Some top-tier business schools are offering more than just finance and marketing these days: Duke, UCLA, MIT and Stanford are all teaching improv. Professors say these techniques help students increase collaboration, creativity and risk taking.
In an improvisational leadership class at MIT's Sloan School of Management, instructor Daena Giardella coaches a scene where a hospital administrator is firing surgeons after a horribly botched operation.
Giardella, who does professional improv, boils it down to a rule known as "yes, and."
Across the West Bank, olive harvesting season is drawing to a close once again. But this year, the usually joyous occasion has become grimly purposeful because the Palestinian economy, according to some economists, is being held hostage to politics, and is on the verge of collapse.
In the West Bank village of Deir Ibzie, Amal Karajeh and her husband, Basem, comb through the leaves and branches of an olive tree in their front yard.
Record numbers of veterans are returning home from war and heading to college. The biggest draw: the generous benefits of the Post-9/11 GI Bill, which in three short years has helped 860,000 vets go to school.
But there's still little known about how these students are doing.
For years, Sarah Yaw has been working with veterans at Cayuga Community College, a small school in rural, upstate New York. She took a leave in 2009, around the time the Post-9/11 GI Bill went into effect. When she returned to the school, she found a dramatic change.
Marijuana is legal in Washington state as of 12:01 a.m. Thursday, but the ballot initiative that made it legal last month contained a new DUI standard — a deal-sweetener for hesitant voters — that may actually make life riskier for regular pot users.
The new law makes it legal for adults to possess up to 1 ounce of marijuana, but illegal for that same adult to drive if the THC content of his blood reaches 5 nanograms per milliliter.
Retailers are finding more ways to offer their customers financial products — mortgages, loans and the like. In the past, people looked to banks for this kind of product. But big-box stores are trying to find new ways of getting money to those who cannot use banks, or want to avoid them altogether.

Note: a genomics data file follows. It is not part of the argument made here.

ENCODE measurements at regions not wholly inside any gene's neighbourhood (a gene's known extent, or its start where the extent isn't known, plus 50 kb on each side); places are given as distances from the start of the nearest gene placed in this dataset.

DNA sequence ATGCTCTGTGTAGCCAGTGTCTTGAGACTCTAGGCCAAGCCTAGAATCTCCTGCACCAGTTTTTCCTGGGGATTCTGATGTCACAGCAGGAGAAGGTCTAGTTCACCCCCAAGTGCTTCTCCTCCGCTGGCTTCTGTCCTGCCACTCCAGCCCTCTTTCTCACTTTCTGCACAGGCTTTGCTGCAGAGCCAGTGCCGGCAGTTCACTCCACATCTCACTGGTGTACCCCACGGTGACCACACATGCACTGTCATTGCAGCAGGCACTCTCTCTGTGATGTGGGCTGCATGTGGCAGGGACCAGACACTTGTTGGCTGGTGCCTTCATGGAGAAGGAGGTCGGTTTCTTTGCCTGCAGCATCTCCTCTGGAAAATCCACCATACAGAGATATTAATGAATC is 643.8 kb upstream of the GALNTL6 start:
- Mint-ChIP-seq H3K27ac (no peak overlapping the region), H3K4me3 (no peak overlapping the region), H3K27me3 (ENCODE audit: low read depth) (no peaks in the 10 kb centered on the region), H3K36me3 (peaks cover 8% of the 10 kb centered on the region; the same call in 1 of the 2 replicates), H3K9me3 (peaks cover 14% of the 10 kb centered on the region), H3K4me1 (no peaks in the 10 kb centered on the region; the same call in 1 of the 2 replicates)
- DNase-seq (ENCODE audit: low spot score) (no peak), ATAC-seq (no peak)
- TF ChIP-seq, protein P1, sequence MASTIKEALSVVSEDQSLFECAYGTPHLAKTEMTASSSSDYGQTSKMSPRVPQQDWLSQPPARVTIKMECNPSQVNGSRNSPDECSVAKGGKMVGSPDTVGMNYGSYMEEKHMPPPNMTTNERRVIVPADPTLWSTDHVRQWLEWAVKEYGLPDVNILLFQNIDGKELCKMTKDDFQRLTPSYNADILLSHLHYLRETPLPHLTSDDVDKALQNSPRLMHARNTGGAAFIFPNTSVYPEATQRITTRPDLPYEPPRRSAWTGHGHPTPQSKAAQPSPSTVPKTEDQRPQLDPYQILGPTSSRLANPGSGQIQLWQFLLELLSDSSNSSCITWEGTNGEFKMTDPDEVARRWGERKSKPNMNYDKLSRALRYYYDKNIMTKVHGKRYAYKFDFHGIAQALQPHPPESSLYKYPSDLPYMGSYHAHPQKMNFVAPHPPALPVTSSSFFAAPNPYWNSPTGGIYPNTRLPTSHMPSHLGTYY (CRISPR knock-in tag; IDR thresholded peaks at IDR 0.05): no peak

Costco may be best known for pallets of bottled water or bulk toilet paper that can last a family an entire year. But earlier this year, it also added mortgages to its growing array of financial offerings.
Originally published on Wed December 5, 2012 8:09 am
Think of all the great writers who have made their hometowns literary history — William Faulkner, Zora Neale Hurston, Thomas Wolfe, to name a few. Now, Susan Straight is getting the same praise for her portrayal of Riverside, Calif. It's a small town at the foot of the San Bernardino Mountains, an hour east of Los Angeles.
Depending on your age and how much time you spent in the kitchen with your mother or grandmother, you may remember a big scary pot on the stove with what looked like a small weather vane on top. As it heated up, the top would begin spitting, hissing and wheezing like an asthmatic cobra.
At that point in my mother's kitchen, she'd warn us, "Stand back, just in case the top blows." What? I thought. Pots exploding in the kitchen? Cooking was that dangerous?
When did "issues" become such an all-purpose, often euphemistic word for anything disagreeable? We have issues now where we used to have problems, and concerns, and troubles, and hornet's nests. Like for example: The American and British big wheels who run golf have "issues" with putting.
Now understand, modern golfers have kryptonite drivers with club heads as large as prize pumpkins, and steroid balls that would not pass the drug test, even if the hapless International Cycling Union were doing the random sampling.
The Republican plan to avert the "fiscal cliff" that the White House rejected Monday includes at least one element that's likely to produce controversy: a proposal that would, among other things, affect the cost of living adjustment for Social Security.